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Birds

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Kylie Pfeifer

on 11 February 2015

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Transcript of Birds

Act I
Birds
Juliet- "Hist! Romeo, hist! O for a falc'ner's voice
To lure this tassel gentle back again!"
(II.ii. 158-159)
Juliet- "'Tis almost morning. I would have thee gone-
And yet no farther than a wanton's bird,
That lets it hop a little from his hand,
Like a poor prisoner in his twisted gyves,
And with a silken thread plucks it back again,
So loving-jealous of his liberty.
(II.ii.176-181)
Game Time!
Act III
Why does Shakespeare use imagery in his works?
Imagery, especially in
Romeo and Juliet
, is used to create pictures in the audience's mind and give the actors' dialogue emotions and meanings that might not otherwise be known (Black).
Romeo and Juliet
Imagery

Juliet- For thou wilt lie upon the wings of night (19)
Whiter than new snow upon a raven’s back. (20)
Come, gentle night, come, loving, black-browed night, (21) (III.ii)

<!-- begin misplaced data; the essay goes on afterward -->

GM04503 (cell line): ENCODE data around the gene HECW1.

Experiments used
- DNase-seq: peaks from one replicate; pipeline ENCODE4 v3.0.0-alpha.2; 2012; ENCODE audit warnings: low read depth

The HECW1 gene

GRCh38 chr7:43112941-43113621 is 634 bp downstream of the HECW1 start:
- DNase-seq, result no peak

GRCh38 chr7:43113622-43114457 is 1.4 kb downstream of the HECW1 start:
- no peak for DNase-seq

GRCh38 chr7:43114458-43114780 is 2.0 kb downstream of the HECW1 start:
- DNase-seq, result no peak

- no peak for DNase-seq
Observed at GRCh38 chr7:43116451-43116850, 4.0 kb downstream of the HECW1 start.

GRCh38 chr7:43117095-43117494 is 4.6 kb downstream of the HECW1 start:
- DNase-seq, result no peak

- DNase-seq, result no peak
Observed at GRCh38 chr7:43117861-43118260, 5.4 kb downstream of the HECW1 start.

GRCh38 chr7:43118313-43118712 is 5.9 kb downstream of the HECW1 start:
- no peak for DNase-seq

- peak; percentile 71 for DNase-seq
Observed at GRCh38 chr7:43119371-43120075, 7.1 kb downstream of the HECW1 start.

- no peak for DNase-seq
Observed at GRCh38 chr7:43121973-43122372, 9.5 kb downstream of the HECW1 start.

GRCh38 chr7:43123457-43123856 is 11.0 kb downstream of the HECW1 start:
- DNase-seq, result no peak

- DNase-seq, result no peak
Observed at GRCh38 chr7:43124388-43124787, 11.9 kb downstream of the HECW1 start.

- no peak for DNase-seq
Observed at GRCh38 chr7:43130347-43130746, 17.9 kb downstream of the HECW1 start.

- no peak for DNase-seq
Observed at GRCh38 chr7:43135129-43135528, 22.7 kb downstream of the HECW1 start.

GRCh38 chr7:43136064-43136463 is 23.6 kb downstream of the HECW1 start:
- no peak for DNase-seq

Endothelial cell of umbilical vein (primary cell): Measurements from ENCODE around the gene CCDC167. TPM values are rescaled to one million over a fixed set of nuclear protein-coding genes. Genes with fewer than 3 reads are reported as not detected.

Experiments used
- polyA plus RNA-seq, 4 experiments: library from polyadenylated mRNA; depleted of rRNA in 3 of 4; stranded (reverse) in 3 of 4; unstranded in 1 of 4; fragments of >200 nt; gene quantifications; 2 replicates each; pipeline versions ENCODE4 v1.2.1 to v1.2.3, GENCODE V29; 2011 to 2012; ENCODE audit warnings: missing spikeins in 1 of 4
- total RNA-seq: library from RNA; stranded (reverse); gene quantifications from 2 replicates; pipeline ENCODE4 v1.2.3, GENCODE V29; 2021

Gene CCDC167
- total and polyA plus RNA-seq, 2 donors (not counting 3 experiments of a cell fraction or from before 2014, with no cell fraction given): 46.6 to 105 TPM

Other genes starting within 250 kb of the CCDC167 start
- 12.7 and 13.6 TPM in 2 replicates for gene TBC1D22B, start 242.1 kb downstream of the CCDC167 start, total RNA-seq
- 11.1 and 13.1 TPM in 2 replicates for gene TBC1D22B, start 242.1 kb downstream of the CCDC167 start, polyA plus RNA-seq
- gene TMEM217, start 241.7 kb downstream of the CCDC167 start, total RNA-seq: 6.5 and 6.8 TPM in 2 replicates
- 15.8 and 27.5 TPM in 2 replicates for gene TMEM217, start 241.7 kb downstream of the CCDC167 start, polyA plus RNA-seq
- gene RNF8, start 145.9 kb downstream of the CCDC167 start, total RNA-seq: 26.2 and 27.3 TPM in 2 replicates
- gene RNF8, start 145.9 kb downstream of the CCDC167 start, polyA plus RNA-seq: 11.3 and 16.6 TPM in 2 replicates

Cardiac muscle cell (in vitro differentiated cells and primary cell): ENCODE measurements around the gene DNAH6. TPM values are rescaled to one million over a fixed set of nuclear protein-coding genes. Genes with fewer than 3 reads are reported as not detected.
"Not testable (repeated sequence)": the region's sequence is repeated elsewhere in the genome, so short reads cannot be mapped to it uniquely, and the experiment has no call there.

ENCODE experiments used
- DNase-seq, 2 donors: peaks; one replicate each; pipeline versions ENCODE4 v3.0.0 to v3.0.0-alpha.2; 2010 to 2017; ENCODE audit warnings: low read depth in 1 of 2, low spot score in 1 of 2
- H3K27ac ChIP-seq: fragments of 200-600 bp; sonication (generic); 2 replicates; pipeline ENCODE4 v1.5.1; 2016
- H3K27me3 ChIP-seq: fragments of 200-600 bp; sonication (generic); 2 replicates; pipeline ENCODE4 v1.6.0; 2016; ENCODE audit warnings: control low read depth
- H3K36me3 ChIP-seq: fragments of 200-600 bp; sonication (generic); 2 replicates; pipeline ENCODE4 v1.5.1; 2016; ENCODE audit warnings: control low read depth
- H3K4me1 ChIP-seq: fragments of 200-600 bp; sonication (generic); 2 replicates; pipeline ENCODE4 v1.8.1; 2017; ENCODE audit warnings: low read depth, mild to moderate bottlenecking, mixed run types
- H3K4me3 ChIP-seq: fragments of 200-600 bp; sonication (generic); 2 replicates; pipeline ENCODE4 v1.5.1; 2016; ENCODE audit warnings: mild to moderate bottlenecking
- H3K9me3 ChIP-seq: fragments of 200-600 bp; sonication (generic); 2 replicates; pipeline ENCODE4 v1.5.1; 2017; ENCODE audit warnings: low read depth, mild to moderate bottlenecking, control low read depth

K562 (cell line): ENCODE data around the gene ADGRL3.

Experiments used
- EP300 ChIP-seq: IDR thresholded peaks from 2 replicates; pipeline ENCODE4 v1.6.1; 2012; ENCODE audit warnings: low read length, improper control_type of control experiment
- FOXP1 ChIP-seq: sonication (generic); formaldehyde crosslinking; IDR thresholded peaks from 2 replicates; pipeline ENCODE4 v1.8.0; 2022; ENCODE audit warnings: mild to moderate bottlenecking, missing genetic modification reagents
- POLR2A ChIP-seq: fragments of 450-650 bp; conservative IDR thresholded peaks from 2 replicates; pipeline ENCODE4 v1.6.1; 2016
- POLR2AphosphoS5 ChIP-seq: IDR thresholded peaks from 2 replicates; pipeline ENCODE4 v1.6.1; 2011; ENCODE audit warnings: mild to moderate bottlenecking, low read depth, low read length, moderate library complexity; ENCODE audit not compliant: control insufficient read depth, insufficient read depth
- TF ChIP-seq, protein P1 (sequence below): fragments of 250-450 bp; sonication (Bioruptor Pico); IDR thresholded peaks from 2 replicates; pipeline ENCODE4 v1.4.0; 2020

Act II
Go to
kahoot.it
Type in game pin
Enter name
Be ready to play!
The significance of the birds in this quote is that the relationship between the falconer and falcon is strong, since the falcon willfully comes when called. This shows how strong the bond is becoming between Romeo and Juliet.
Juliet- Dove-feathered raven, wolvish-ravening lamb! (77)
(III.ii)

Juliet- It was the nightingale, and not the lark, (2)
That pierced the fearful hollow of thine ear. (3)
Nightly she sings on yon pomegranate tree. (4)
Believe me, love, it was the nightingale. (5)
(III.v)
Romeo- It was the lark, the herald of the morn, (6)
No nightingale. Look, love, what envious streaks (7)
Do lace the severing clouds in yonder east. (8) (III.v)
• Juliet is saying that Romeo will come with night. Also the night will pass quickly once Romeo arrives. Juliet wants to be with Romeo so bad because he is her sunshine and happiness in the dark. She then goes on to say that she wants the calm, peaceful, night to come faster. (III.ii. lines 19-21)
•Juliet is comparing Romeo to a raven that looks like a dove and a lamb that hunts like a wolf. She is using oxymorons to say that he is a villain disguised as a saint. (III.ii.line 77)
For the second quote, birds often symbolize freedom. (Gonzalez) This example contradicts freedom because Juliet wants to take "ownership" of Romeo. (II.ii 176-181)
Juliet- It is the lark that sings so out of tune, (27)
Straining harsh discords and unpleasing sharps. (28)
Some say the lark makes sweet division. (29)
(III.v)